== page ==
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Taking weight off slowly and keeping it off
Americans are growing fatter in spite of media coverage about diet and exercise. According to a survey conducted by the Atlanta-based Centers for Disease Control and Prevention a few years ago, an estimated 64 percent of adults are overweight or obese.
The overweight category includes individuals with a body mass index (BMI) of 25 to 29.9, while individuals with a BMI of 30 or more are considered obese. People who are overweight or obese are more at risk for diabetes, high blood pressure, high cholesterol, asthma, and arthritis, according to the CDC.
Can the health care community make a difference? Patient Education Management talked to a few health care professionals with expertise in weight management to find out what America needs to know.
One problem is that most people misunderstand the word "diet." They think that it is something you do to lose weight. "It is so unfortunate that the word diet has been misused. It is really a Greek word that means lifestyle. It was the perfect word, but we have turned it into a bad word," says Shirley Kindrick, PhD, RD, LD, a team leader for Comprehensive Weight Management at the Center for Wellness & Prevention at The Ohio State University Medical Center in Columbus.
Diet should not be thought of as a moment in time, agrees Andrea Dmitruk, RD, MA, clinical coordinator of Food and Clinical Nutrition Services at New York Presbyterian Hospital/Weill Cornell Medical Center in New York City. "Diet is the nutrition that you take in to maintain a healthful lifestyle," she says.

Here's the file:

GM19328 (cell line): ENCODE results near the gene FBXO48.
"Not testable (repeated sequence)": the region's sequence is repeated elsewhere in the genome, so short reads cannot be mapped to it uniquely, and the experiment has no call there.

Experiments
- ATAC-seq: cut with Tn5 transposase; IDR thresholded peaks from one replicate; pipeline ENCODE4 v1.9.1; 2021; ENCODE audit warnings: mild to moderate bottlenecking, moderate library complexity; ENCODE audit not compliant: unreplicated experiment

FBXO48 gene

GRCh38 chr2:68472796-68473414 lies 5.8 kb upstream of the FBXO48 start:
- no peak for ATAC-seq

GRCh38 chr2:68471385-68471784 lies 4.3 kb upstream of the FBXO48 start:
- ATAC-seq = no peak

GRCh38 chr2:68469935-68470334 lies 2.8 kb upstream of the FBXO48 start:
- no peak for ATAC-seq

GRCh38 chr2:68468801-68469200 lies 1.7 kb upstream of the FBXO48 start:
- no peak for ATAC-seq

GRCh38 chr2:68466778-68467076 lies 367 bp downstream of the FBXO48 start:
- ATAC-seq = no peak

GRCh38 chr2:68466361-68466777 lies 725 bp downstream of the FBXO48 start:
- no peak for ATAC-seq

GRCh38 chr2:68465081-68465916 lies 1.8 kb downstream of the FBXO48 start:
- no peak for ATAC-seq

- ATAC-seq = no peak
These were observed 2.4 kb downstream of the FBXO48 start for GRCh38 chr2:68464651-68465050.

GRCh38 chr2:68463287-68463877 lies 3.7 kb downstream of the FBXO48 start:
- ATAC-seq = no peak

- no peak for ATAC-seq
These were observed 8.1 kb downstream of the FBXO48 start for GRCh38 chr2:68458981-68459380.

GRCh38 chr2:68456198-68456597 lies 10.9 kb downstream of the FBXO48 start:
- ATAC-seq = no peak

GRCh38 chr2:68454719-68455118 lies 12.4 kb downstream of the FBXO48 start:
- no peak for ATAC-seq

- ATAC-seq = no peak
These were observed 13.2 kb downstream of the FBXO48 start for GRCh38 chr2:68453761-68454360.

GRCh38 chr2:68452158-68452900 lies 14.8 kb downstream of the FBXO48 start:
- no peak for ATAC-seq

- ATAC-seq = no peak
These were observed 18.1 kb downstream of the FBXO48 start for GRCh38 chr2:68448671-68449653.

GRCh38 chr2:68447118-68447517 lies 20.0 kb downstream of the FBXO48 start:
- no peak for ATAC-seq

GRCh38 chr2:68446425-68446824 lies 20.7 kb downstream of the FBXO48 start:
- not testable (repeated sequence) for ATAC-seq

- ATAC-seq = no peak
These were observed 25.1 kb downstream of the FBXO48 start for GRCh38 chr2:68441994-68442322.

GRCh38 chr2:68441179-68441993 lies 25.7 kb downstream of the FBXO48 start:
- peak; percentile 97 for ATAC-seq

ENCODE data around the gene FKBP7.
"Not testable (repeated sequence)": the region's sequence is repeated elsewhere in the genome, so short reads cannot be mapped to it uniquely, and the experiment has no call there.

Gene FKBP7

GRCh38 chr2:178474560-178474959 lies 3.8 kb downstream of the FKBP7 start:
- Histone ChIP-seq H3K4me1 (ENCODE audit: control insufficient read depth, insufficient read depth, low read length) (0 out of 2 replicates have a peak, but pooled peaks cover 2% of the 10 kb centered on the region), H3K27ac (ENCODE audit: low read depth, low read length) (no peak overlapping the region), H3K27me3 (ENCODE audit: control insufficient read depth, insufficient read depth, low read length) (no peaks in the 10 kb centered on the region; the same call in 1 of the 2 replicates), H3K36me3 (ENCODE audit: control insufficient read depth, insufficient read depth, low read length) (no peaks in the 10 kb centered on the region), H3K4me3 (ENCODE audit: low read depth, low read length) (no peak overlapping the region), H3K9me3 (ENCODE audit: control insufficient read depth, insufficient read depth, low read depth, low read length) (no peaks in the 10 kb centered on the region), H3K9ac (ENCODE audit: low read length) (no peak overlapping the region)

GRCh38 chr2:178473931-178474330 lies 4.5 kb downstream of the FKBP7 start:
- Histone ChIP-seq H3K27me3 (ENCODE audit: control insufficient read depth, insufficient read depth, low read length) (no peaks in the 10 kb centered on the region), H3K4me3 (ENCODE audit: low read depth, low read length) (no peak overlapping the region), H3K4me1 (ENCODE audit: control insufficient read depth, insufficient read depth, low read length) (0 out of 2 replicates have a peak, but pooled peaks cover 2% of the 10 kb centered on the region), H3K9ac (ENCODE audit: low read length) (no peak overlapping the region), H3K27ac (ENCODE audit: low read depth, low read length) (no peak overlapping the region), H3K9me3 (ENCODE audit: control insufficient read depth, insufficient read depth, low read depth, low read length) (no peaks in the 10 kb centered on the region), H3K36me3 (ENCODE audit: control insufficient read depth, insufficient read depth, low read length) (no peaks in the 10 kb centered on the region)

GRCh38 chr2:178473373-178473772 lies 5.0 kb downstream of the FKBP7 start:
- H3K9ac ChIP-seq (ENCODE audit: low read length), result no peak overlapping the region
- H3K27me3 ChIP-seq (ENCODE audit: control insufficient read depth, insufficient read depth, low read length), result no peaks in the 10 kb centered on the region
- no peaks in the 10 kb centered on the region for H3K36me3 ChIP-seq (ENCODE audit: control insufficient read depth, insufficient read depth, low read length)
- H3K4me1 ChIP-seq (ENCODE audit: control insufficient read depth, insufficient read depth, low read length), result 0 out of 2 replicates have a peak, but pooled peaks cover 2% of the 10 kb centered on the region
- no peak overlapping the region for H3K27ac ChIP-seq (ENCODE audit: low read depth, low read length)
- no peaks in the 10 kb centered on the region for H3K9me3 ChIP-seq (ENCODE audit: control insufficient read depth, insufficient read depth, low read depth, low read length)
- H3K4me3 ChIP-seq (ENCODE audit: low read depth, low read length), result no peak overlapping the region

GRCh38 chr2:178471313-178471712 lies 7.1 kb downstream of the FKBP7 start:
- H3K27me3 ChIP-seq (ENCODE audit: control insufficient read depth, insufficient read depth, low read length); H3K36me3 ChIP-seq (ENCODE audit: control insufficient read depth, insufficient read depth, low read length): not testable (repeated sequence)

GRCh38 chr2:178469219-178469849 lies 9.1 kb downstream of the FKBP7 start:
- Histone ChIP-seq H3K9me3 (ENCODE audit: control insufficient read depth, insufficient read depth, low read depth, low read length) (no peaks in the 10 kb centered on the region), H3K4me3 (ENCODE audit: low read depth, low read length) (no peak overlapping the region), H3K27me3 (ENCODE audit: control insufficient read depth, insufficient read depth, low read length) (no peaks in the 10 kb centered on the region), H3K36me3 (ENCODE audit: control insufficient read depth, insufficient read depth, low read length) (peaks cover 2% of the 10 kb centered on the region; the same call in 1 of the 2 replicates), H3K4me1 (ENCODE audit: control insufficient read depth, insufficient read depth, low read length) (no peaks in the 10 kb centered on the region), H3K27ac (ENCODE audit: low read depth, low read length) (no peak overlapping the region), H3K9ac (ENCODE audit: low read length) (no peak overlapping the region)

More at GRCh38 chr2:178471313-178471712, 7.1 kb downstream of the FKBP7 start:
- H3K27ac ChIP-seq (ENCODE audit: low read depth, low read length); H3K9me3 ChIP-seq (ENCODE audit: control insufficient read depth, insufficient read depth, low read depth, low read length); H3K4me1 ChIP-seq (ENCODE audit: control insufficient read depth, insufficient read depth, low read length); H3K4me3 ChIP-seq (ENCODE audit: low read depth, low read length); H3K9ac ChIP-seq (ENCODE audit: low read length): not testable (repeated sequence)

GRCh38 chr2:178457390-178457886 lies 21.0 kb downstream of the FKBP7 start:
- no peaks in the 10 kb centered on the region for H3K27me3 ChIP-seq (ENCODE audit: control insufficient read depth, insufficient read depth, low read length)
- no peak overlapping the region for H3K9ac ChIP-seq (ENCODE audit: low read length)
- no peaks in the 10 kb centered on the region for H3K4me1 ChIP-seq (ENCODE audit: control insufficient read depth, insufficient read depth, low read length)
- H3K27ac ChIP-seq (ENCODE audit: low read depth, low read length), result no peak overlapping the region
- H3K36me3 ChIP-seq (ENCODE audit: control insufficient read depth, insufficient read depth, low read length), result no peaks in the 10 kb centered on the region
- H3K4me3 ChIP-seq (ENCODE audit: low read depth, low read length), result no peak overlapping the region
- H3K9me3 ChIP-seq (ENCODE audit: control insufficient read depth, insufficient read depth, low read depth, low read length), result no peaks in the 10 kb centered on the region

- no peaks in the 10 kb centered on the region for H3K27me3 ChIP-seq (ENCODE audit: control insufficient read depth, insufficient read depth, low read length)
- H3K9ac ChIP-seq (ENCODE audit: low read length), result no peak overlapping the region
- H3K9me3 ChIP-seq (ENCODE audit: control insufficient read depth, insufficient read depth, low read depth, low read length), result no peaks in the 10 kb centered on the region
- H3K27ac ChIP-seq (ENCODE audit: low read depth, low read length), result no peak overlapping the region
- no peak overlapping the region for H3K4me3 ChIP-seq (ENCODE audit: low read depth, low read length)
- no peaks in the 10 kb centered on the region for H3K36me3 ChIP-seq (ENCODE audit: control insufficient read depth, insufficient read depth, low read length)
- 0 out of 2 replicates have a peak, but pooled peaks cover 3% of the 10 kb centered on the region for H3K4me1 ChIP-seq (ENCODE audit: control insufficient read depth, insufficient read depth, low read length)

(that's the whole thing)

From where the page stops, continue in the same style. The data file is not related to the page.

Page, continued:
Following the right diet is not only the restriction of calories but selecting the right balance of nutritional foods. Many people go on a weight-loss diet and, once they reach their goal, they go back to their normal eating pattern. More people can lose the required weight than maintain it, says Dmitruk. "Lifelong lifestyle change is the key," she says.
Everyone says that as soon as they reach their goal weight they will never gain the weight back, but that is not true if they haven’t changed their eating habits, says Kindrick. The weight is a symptom, and they need to discover the root cause for being overweight. "Most people have no idea what they are eating — they just think they know," she says.
A lot of people Kindrick works with fall into one of two groups. There are those who like to eat meat and foods that are high in fat, and those who like their carbohydrates, such as sweets or crunchy, salty foods.
Kindrick often tells people to keep a journal of the food they are eating, their exercise, and also how they interact with food at different points. For example, if they went to a buffet, they would note how they made choices and what was a stumbling block. In this way they can learn what they are doing right and evaluate the things that are challenging.
Some people find that the best way to avoid overeating at a buffet is to look at their choices and then sit down and think about what they want before they go through the line. Others may divide their plates into sections and put foods that are higher in fat and calories in one of the sections.